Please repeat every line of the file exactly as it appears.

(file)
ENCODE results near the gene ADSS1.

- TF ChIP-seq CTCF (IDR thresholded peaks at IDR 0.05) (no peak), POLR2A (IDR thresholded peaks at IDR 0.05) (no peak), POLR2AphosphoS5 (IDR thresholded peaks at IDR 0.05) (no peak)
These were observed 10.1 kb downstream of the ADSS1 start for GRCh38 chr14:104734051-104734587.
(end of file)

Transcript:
ENCODE results near the gene ADSS1.

- TF ChIP-seq CTCF (IDR thresholded peaks at IDR 0.05) (no peak), POLR2A (IDR thresholded peaks at IDR 0.05) (no peak), POLR2AphosphoS5 (IDR thresholded peaks at IDR 0.05) (no peak)
These were observed 10.1 kb downstream of the ADSS1 start for GRCh38 chr14:104734051-104734587.